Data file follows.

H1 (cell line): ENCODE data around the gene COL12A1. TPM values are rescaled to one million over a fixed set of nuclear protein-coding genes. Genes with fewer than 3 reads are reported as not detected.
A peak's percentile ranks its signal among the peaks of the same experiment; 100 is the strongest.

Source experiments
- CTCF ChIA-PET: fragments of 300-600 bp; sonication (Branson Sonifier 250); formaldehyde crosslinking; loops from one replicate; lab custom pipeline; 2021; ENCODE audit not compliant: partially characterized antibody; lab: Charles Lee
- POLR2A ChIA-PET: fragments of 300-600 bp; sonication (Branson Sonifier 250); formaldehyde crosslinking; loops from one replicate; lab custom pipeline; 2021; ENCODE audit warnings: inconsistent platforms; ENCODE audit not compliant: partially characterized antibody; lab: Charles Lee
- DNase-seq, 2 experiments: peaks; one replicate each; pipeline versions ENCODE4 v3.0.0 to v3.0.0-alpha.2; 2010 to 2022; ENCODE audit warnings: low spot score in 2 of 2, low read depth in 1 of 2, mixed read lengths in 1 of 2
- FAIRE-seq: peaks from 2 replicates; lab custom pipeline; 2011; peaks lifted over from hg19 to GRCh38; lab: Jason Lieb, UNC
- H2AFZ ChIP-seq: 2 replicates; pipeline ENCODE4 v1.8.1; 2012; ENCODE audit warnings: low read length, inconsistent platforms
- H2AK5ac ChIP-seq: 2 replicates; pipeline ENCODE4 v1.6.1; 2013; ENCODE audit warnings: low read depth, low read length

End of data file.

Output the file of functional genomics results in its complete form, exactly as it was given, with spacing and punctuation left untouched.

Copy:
H1 (cell line): ENCODE data around the gene COL12A1. TPM values are rescaled to one million over a fixed set of nuclear protein-coding genes. Genes with fewer than 3 reads are reported as not detected.
A peak's percentile ranks its signal among the peaks of the same experiment; 100 is the strongest.

Source experiments
- CTCF ChIA-PET: fragments of 300-600 bp; sonication (Branson Sonifier 250); formaldehyde crosslinking; loops from one replicate; lab custom pipeline; 2021; ENCODE audit not compliant: partially characterized antibody; lab: Charles Lee
- POLR2A ChIA-PET: fragments of 300-600 bp; sonication (Branson Sonifier 250); formaldehyde crosslinking; loops from one replicate; lab custom pipeline; 2021; ENCODE audit warnings: inconsistent platforms; ENCODE audit not compliant: partially characterized antibody; lab: Charles Lee
- DNase-seq, 2 experiments: peaks; one replicate each; pipeline versions ENCODE4 v3.0.0 to v3.0.0-alpha.2; 2010 to 2022; ENCODE audit warnings: low spot score in 2 of 2, low read depth in 1 of 2, mixed read lengths in 1 of 2
- FAIRE-seq: peaks from 2 replicates; lab custom pipeline; 2011; peaks lifted over from hg19 to GRCh38; lab: Jason Lieb, UNC
- H2AFZ ChIP-seq: 2 replicates; pipeline ENCODE4 v1.8.1; 2012; ENCODE audit warnings: low read length, inconsistent platforms
- H2AK5ac ChIP-seq: 2 replicates; pipeline ENCODE4 v1.6.1; 2013; ENCODE audit warnings: low read depth, low read length